Thursday, August 24, 2017
The Migratory Bird Treaty Act (MBTA) 16 U.S.C. § 703 et seq. (2008). protects migratory birds that are not necessarily endangered and, thereby, protected under the Endangered Species Act. The MBTA is important to agricultural producers and rural landowners because it has been broadly interpreted such that routine daily activities can become subject to the MBTA and create criminal liability at the hands of the U.S. government.
The Scope of the MBTA
What does “take” mean? The MBTA makes it unlawful at any time, by any means or in any manner, to “take” any migratory bird. “Take is defined to mean “pursue, hunt, shoot, wound, kill, trap, capture or collect any migratory bird. 16 U.S.C. §§ 703-712 (2008); 50 C.F.R. §10.12. Practically all bird species in the United States are covered due to regulations developed by the U.S. Fish and Wildlife Service (FWS) that apply the MBTA to species that don’t even migrate internationally or even at all. 50 C.F.R. §10.13.
The Act is not limited to covering only hunting, trapping and poaching activities, but extends to commercial activities that kill migratory birds absent an MBTA permit. The Act prohibits taking or killing of migratory birds (including a nest or egg) at any time, by any means or in any manner. That could include such conduct as operating oil and gas production facilities, aerogenerators, cell towers as well as commercial forestry and common agricultural activities. 16 U.S.C. §703. However, the courts are split on whether the MBTA applies strictly to truly migratory bird deaths that are not inadvertent (see, e.g., United States v. Citgo Petroleum Corporation, 801 F.3d 477 (5th Cir. 2015)) or deaths of a broader classification of birds that are killed only inadvertently.
Type of crime. Violation of the MBTA is a misdemeanor punishable by fine up to $500 and imprisonment up to six months. 16 U.S.C. § 707(a) (2008), as amended by 18 U.S.C. §§3559; 3571. Anyone who knowingly takes a migratory bird and intends to, offers to, or actually sells or barters a migratory bird is guilty of a felony, with fines up to $2,000, jail up to two years, or both.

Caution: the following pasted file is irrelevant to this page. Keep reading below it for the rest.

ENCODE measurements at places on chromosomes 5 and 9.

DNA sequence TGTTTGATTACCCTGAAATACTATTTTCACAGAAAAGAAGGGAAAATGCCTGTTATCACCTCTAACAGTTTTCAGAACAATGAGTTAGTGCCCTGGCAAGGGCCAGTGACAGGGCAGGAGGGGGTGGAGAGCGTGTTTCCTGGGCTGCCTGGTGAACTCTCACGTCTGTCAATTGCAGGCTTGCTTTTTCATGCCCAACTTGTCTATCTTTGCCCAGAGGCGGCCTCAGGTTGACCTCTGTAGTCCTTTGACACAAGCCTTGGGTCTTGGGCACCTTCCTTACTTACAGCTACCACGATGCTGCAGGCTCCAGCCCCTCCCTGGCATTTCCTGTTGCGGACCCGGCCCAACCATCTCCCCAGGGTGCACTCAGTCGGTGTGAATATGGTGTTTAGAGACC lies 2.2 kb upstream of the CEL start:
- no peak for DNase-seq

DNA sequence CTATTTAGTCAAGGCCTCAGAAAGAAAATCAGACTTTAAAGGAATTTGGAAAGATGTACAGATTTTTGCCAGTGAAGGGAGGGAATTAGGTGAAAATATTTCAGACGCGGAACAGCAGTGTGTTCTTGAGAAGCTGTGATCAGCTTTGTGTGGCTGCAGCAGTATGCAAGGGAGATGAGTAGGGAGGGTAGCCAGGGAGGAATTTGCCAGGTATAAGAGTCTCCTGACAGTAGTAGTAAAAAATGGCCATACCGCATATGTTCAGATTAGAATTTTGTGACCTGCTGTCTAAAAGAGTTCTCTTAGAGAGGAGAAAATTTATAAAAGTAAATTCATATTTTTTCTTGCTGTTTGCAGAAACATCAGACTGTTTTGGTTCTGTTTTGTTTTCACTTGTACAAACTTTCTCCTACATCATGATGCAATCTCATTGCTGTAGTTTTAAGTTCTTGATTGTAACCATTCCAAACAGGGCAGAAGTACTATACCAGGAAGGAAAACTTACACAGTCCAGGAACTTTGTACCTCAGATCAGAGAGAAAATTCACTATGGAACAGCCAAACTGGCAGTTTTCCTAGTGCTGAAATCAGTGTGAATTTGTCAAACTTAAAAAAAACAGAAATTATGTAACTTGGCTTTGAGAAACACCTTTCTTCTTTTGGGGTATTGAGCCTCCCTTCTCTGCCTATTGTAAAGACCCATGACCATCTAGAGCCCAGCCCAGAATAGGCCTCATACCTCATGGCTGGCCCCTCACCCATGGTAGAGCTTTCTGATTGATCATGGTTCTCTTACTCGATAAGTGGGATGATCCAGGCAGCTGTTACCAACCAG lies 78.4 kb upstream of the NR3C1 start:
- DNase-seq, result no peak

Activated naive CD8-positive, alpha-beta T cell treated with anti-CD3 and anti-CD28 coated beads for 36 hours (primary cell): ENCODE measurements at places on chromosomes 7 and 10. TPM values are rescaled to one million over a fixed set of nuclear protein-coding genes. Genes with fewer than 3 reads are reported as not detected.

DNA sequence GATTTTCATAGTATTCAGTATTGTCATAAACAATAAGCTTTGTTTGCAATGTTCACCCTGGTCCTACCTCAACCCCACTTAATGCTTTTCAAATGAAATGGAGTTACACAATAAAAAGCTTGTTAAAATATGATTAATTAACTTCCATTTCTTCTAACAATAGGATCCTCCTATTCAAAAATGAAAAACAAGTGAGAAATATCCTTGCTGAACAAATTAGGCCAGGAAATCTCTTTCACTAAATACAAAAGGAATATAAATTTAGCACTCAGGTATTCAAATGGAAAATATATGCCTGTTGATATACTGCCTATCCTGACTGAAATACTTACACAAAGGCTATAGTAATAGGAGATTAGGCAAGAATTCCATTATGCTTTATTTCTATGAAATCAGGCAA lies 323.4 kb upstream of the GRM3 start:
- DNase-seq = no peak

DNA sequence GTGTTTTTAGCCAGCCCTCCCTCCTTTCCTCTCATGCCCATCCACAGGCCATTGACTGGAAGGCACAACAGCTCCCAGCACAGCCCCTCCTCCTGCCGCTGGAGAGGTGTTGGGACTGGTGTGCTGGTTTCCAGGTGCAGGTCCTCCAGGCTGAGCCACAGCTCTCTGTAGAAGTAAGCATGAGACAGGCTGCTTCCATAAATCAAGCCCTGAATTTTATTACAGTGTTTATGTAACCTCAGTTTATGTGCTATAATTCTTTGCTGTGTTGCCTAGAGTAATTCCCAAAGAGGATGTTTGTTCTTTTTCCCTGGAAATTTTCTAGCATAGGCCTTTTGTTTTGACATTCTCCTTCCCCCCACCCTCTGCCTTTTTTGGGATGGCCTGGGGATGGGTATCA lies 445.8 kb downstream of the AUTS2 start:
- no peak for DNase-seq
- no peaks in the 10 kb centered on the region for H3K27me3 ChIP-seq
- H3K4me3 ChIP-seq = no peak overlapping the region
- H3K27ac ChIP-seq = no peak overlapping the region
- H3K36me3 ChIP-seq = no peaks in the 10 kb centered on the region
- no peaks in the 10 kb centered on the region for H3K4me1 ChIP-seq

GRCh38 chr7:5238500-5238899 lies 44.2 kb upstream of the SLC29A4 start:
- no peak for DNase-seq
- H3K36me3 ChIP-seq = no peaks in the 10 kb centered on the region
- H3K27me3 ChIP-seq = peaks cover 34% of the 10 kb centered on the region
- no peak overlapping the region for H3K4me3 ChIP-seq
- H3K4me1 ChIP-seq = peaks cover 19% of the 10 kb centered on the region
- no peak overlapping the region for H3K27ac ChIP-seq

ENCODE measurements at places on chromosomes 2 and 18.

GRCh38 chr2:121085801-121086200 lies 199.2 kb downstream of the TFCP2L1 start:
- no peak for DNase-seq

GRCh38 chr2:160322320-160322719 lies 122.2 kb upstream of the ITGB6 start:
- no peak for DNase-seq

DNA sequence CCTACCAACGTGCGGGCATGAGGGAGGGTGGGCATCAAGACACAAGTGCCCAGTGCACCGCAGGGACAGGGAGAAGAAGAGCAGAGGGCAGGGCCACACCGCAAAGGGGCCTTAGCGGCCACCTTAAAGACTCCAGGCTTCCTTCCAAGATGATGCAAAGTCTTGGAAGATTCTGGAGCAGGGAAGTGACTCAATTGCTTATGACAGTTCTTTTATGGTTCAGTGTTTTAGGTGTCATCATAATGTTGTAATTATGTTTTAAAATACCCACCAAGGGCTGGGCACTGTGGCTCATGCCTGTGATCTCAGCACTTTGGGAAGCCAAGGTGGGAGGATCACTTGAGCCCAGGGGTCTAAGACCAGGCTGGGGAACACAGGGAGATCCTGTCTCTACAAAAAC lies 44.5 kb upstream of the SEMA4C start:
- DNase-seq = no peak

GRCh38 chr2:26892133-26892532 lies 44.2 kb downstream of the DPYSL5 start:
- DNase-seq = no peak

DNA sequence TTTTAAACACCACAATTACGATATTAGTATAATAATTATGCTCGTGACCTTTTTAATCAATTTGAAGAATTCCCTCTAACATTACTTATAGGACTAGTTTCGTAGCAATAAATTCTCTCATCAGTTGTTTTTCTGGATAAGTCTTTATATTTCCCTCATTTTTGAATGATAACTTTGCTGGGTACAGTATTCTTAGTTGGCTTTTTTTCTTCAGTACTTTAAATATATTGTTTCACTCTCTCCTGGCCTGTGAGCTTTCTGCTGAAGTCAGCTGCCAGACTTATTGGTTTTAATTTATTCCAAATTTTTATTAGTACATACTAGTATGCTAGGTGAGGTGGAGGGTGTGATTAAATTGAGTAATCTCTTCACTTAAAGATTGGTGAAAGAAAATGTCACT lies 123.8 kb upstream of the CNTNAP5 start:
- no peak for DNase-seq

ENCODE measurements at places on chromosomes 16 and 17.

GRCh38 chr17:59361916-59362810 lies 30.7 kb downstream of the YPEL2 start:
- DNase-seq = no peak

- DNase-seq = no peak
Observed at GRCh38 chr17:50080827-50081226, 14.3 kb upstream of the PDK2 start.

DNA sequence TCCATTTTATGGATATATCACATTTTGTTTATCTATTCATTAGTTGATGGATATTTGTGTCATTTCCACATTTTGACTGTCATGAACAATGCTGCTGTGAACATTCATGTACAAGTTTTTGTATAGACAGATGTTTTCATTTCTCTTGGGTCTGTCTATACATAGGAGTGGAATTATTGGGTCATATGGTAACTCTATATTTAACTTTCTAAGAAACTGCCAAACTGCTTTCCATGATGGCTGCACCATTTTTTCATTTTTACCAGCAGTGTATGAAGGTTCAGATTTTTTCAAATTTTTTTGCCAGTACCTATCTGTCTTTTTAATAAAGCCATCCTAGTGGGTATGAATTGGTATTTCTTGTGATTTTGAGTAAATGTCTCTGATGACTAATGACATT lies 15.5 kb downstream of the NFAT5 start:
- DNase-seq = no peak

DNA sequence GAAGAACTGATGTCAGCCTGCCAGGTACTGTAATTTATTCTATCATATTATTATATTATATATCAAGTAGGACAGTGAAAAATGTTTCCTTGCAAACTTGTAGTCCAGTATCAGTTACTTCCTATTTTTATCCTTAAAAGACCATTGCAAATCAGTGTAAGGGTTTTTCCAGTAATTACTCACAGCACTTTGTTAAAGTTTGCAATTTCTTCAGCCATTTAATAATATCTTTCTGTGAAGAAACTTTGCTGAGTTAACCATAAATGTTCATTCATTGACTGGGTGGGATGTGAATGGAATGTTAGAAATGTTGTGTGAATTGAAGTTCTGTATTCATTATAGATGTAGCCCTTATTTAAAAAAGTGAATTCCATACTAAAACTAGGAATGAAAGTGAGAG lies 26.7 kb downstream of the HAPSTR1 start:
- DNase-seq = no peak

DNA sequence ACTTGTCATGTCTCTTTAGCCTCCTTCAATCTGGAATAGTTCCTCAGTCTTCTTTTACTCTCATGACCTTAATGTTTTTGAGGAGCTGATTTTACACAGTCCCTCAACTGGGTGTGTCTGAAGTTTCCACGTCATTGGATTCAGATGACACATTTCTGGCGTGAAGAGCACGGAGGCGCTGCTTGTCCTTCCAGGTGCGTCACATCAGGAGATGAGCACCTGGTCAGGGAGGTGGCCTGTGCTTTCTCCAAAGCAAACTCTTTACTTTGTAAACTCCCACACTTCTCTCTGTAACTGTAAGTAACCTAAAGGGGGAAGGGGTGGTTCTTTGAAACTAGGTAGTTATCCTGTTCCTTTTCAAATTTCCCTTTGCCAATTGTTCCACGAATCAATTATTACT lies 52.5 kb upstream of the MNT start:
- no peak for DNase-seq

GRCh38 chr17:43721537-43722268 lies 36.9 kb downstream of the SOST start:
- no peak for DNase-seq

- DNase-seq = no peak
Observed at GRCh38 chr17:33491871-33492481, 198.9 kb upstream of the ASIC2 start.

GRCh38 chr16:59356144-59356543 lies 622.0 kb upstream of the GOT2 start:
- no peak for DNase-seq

Strict liability? The MBTA is a strict liability statute, and has been applied to impose liability on farmers who inadvertently poison migratory birds by use of pesticides. While the MBTA is a strict liability statute, constitutional due process requirements must still be satisfied before liability can be imposed. In other words, there still must be an affirmative act that causes the migratory bird deaths. For example, in United States v. Apollo Energies, Inc., et al., 611 F.3d 679 (10th Cir. 2010), oil drilling operators were not liable for deaths of migratory birds under the MBTA to the extent that the operators did not have adequate notice or a reasonable belief that their conduct violated the MBTA. Likewise, in United States v. Rollins, 706 F. Supp. 742 (D. Idaho 1989), a farmer was prosecuted for violating the MBTA when he used a mixture of granular pesticides on an alfalfa field. The chemicals poisoned a flock of geese and killed several of them. The trial court held that even though the farmer had not applied the pesticide in a negligent manner and could not control the fact that the geese would land and eat the granules, liability under the MBTA was based on whether the farmer knew that the land was a known feeding area for geese. The trial court concluded that “a reasonable person would have been placed on notice that alfalfa grown on Westlake Island in the Snake River would attract and be consumed by migratory birds.” The trial court was reversed on appeal on the grounds that the MBTA was too vague to give the farmer adequate notice that his conduct would likely lead to the killing of the protected birds since the farmer's past experience with the pesticide and the geese was that it did not kill them. But, in United States v. Van Fossan, 899 F.2d 636 (7th Cir. 1990), the court confirmed the notion that the MBTA is a strict liability statute and approved its application to a defendant who used pesticides to poison birds, even though the defendant did not know that his use of the pesticide would kill migratory birds protected under the Act.